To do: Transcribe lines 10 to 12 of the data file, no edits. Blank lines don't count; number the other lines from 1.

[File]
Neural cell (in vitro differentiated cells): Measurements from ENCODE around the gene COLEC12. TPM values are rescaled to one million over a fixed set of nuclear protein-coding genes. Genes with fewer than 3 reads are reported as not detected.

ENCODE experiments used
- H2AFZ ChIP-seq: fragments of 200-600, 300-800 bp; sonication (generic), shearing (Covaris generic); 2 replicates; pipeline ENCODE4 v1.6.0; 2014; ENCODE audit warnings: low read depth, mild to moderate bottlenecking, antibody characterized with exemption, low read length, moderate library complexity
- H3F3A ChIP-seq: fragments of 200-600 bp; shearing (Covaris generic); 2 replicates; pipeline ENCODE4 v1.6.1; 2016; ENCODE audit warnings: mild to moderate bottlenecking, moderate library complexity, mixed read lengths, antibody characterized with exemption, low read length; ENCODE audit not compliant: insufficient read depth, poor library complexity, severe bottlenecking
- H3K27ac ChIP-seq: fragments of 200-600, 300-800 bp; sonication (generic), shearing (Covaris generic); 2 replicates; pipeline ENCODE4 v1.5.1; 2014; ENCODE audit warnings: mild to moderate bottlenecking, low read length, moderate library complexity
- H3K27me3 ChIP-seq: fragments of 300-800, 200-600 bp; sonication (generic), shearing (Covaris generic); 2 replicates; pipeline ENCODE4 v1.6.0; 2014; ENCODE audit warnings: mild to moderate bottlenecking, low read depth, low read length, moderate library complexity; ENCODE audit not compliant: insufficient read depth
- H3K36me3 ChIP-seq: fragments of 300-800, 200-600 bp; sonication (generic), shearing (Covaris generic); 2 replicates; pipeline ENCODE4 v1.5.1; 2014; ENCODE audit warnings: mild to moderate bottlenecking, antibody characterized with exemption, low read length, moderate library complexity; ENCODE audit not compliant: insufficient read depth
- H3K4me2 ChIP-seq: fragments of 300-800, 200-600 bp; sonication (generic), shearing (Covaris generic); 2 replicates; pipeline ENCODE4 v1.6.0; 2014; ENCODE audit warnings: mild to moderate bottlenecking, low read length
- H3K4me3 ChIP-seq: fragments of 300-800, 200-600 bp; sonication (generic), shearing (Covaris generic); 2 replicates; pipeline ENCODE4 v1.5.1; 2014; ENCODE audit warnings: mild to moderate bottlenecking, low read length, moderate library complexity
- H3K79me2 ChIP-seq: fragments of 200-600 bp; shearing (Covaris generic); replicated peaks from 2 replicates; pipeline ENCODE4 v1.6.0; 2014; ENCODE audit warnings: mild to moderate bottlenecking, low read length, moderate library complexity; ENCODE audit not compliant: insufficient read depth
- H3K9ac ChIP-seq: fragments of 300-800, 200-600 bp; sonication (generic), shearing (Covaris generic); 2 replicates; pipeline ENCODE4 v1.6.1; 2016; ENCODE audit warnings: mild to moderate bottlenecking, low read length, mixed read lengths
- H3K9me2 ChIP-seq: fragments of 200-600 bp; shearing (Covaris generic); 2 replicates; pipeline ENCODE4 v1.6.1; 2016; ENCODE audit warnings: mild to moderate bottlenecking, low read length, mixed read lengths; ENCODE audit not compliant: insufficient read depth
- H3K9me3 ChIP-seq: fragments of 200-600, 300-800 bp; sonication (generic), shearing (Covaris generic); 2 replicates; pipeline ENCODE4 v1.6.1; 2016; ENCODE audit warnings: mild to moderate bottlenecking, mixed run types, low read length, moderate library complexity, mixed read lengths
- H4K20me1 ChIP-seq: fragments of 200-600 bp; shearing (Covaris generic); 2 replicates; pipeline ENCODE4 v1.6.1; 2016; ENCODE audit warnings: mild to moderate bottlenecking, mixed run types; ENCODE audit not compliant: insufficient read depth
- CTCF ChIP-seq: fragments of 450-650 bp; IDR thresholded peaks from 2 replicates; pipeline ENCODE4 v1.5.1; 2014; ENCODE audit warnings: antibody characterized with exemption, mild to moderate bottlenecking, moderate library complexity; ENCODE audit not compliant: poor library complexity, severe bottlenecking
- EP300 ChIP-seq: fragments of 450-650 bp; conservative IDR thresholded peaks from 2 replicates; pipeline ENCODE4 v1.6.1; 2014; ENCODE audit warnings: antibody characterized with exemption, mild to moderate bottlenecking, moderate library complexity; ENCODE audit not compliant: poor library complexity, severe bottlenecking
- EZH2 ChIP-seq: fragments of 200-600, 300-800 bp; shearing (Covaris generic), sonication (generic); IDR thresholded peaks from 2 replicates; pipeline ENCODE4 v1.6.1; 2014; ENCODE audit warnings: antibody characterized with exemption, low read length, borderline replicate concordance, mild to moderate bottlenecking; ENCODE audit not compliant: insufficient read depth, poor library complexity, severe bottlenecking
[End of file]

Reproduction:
- H3K79me2 ChIP-seq: fragments of 200-600 bp; shearing (Covaris generic); replicated peaks from 2 replicates; pipeline ENCODE4 v1.6.0; 2014; ENCODE audit warnings: mild to moderate bottlenecking, low read length, moderate library complexity; ENCODE audit not compliant: insufficient read depth
- H3K9ac ChIP-seq: fragments of 300-800, 200-600 bp; sonication (generic), shearing (Covaris generic); 2 replicates; pipeline ENCODE4 v1.6.1; 2016; ENCODE audit warnings: mild to moderate bottlenecking, low read length, mixed read lengths
- H3K9me2 ChIP-seq: fragments of 200-600 bp; shearing (Covaris generic); 2 replicates; pipeline ENCODE4 v1.6.1; 2016; ENCODE audit warnings: mild to moderate bottlenecking, low read length, mixed read lengths; ENCODE audit not compliant: insufficient read depth